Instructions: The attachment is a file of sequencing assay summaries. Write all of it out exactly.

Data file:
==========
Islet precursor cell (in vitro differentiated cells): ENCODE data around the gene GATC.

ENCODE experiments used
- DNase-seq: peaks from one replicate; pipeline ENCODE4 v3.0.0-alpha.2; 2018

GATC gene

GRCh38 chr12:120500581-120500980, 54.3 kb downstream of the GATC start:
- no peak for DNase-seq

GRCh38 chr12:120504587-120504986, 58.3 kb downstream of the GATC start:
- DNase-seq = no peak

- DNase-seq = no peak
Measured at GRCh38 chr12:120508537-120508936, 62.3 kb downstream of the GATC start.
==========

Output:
Islet precursor cell (in vitro differentiated cells): ENCODE data around the gene GATC.

ENCODE experiments used
- DNase-seq: peaks from one replicate; pipeline ENCODE4 v3.0.0-alpha.2; 2018

GATC gene

GRCh38 chr12:120500581-120500980, 54.3 kb downstream of the GATC start:
- no peak for DNase-seq

GRCh38 chr12:120504587-120504986, 58.3 kb downstream of the GATC start:
- DNase-seq = no peak

- DNase-seq = no peak
Measured at GRCh38 chr12:120508537-120508936, 62.3 kb downstream of the GATC start.